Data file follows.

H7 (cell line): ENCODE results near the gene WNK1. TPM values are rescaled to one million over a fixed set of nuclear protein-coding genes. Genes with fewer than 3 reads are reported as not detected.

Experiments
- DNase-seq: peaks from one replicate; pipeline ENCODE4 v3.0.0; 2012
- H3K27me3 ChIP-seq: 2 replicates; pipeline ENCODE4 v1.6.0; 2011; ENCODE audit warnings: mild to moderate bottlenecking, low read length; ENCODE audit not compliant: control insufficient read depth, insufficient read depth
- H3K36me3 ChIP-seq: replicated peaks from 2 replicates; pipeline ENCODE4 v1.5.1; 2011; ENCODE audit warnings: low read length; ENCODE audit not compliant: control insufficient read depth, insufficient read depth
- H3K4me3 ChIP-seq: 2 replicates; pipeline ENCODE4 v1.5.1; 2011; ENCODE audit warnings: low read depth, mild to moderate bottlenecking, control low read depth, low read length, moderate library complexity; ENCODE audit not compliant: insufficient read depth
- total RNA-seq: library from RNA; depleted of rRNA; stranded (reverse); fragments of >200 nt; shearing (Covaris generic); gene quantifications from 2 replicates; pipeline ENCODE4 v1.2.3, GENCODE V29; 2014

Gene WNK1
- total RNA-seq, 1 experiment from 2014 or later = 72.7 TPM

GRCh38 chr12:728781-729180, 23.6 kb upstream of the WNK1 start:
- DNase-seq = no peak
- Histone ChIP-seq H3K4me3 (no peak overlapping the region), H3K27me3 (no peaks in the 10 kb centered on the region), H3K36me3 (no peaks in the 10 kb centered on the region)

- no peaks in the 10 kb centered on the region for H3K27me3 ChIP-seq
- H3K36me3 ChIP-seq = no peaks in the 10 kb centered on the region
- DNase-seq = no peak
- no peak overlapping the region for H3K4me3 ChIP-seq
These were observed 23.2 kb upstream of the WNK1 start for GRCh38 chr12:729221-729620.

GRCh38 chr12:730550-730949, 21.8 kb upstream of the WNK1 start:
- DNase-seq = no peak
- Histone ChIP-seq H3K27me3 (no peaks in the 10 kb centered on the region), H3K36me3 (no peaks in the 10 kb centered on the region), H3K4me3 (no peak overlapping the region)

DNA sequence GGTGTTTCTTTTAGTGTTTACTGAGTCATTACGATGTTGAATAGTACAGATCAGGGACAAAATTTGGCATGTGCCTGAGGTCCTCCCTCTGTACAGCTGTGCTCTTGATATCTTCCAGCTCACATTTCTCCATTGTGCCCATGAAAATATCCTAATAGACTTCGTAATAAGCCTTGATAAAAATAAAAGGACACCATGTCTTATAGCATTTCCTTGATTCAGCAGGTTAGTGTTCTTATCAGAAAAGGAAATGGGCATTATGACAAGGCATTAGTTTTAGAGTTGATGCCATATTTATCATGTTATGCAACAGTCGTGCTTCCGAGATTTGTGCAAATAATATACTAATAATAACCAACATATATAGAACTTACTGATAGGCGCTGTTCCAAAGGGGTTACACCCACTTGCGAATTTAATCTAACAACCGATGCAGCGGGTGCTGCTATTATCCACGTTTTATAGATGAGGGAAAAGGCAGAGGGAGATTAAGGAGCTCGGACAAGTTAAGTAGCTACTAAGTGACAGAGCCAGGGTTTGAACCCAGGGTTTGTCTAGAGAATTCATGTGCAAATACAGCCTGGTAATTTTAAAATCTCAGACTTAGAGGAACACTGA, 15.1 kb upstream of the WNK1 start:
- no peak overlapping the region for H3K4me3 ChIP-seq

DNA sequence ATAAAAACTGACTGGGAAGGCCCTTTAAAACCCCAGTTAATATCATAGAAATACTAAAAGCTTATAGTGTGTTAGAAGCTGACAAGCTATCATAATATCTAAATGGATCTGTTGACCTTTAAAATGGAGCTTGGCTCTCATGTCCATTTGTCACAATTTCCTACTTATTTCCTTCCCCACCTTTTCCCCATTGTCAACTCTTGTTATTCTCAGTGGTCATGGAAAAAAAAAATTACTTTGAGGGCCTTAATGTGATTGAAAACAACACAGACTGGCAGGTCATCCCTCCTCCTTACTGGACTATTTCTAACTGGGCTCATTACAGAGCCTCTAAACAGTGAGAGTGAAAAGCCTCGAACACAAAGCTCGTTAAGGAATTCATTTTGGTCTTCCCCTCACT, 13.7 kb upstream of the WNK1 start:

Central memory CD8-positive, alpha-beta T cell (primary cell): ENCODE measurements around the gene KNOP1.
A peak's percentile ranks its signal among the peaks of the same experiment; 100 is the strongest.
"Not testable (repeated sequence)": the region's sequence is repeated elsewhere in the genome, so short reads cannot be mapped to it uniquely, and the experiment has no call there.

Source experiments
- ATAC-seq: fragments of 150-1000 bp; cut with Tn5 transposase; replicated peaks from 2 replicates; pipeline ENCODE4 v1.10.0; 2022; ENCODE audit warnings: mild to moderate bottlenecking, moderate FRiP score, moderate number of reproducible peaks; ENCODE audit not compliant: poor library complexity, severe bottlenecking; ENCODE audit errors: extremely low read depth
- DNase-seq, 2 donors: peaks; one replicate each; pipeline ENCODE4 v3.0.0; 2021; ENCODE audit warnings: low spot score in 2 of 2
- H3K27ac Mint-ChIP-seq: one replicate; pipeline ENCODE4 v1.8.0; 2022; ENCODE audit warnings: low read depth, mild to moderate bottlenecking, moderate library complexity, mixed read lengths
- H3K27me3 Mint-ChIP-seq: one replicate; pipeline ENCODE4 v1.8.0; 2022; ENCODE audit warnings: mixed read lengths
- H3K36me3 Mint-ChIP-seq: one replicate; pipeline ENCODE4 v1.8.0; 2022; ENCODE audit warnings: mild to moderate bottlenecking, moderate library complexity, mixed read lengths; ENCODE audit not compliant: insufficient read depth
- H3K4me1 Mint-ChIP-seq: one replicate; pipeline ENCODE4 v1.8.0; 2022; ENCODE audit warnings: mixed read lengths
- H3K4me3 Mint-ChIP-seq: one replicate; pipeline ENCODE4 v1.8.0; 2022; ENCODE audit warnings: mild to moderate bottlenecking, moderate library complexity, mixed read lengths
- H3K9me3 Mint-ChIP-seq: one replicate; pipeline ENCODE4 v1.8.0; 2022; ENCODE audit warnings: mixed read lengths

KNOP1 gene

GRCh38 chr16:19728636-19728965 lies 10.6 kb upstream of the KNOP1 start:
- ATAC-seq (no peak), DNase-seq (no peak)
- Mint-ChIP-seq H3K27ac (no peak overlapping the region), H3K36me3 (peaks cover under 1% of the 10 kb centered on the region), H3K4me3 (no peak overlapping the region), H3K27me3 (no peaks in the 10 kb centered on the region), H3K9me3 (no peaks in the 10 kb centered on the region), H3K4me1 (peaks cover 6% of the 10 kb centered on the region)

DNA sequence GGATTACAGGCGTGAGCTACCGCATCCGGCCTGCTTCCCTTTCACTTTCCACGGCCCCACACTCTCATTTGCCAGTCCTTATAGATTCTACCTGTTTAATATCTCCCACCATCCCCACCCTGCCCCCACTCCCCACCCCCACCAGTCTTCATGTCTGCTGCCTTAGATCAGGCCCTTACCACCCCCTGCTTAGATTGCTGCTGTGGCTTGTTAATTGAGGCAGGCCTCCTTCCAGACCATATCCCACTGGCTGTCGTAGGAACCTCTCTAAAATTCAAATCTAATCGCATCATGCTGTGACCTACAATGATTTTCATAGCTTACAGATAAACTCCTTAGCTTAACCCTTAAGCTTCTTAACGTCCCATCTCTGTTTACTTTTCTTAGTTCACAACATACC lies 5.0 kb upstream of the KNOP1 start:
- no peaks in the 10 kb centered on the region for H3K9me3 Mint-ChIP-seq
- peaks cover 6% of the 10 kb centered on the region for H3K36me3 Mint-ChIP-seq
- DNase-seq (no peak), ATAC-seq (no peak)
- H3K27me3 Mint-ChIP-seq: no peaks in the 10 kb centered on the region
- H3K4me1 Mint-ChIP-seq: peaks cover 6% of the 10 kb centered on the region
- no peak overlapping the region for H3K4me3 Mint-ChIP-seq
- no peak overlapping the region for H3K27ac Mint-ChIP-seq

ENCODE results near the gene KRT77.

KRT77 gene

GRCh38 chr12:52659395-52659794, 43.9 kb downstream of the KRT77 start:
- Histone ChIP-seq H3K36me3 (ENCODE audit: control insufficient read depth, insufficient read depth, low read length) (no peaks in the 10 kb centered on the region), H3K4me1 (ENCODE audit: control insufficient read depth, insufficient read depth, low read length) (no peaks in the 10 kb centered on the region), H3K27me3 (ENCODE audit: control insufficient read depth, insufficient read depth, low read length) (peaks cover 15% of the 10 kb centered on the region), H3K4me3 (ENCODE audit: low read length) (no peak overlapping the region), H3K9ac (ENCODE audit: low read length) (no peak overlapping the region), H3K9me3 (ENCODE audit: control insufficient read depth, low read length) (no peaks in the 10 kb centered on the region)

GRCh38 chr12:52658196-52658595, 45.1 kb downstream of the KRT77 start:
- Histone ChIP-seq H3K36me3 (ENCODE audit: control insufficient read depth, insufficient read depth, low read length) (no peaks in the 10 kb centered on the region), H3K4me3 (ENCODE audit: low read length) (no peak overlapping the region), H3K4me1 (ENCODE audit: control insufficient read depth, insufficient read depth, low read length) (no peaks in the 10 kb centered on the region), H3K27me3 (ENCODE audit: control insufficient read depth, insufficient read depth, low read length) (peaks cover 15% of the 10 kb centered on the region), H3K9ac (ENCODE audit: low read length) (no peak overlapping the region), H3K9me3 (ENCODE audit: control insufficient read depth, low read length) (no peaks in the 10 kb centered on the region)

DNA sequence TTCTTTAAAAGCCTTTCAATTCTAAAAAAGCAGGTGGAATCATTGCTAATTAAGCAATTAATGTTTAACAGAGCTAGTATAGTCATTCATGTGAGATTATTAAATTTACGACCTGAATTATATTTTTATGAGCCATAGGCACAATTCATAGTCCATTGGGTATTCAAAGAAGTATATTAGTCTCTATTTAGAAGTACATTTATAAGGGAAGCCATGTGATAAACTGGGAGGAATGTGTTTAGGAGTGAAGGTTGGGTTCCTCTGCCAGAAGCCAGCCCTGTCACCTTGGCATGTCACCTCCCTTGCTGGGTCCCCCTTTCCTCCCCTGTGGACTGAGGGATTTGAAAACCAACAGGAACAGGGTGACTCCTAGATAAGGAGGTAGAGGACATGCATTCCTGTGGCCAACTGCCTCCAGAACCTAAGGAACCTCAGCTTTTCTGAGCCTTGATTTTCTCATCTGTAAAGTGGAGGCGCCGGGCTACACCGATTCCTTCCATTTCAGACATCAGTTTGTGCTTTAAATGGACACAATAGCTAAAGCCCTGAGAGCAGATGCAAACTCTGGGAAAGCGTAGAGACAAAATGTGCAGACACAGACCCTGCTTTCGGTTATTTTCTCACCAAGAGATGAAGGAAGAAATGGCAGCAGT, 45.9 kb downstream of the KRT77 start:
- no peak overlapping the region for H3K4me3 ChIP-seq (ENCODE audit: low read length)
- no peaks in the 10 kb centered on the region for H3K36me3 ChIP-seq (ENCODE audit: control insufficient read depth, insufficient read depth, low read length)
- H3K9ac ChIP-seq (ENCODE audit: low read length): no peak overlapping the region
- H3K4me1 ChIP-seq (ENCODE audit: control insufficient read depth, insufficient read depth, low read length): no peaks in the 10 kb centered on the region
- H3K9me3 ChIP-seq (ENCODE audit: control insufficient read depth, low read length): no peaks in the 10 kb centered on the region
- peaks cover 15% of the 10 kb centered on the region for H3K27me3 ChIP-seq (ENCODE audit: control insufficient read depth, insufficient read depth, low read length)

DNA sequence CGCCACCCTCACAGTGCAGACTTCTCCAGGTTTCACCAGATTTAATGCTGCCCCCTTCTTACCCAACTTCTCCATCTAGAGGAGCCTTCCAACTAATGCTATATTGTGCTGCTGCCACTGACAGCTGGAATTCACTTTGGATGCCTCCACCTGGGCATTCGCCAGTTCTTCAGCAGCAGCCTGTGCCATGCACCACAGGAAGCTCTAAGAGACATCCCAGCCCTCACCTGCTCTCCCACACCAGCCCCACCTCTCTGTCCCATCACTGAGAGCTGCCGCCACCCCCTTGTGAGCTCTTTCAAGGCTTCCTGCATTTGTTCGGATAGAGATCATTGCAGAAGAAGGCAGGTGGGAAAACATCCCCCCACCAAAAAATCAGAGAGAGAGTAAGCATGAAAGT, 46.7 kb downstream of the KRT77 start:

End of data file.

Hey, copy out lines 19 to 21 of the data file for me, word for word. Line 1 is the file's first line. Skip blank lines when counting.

- DNase-seq = no peak
- Histone ChIP-seq H3K27me3 (no peaks in the 10 kb centered on the region), H3K36me3 (no peaks in the 10 kb centered on the region), H3K4me3 (no peak overlapping the region)

DNA sequence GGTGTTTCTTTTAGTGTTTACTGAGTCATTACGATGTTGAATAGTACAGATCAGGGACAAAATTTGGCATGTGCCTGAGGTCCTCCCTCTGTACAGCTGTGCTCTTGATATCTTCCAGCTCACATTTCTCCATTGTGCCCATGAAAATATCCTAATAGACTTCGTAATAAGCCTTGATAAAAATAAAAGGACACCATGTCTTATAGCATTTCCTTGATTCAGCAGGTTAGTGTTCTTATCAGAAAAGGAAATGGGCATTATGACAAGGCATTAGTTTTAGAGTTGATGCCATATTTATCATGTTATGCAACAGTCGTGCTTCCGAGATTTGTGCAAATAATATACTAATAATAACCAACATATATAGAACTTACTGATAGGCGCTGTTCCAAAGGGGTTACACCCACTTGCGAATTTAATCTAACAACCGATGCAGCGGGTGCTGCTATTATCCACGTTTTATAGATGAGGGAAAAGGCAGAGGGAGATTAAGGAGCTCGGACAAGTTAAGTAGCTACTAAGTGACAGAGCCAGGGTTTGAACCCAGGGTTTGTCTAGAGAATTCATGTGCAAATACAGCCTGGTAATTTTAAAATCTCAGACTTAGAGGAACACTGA, 15.1 kb upstream of the WNK1 start: